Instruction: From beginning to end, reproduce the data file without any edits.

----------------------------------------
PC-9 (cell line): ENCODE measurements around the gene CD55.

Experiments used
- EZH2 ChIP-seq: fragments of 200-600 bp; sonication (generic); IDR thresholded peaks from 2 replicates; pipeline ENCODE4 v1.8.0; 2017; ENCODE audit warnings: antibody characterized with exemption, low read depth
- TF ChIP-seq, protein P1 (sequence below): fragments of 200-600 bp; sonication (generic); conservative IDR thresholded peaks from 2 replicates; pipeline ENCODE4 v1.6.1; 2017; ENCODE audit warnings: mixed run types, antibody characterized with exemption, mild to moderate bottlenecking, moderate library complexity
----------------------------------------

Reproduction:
PC-9 (cell line): ENCODE measurements around the gene CD55.

Experiments used
- EZH2 ChIP-seq: fragments of 200-600 bp; sonication (generic); IDR thresholded peaks from 2 replicates; pipeline ENCODE4 v1.8.0; 2017; ENCODE audit warnings: antibody characterized with exemption, low read depth
- TF ChIP-seq, protein P1 (sequence below): fragments of 200-600 bp; sonication (generic); conservative IDR thresholded peaks from 2 replicates; pipeline ENCODE4 v1.6.1; 2017; ENCODE audit warnings: mixed run types, antibody characterized with exemption, mild to moderate bottlenecking, moderate library complexity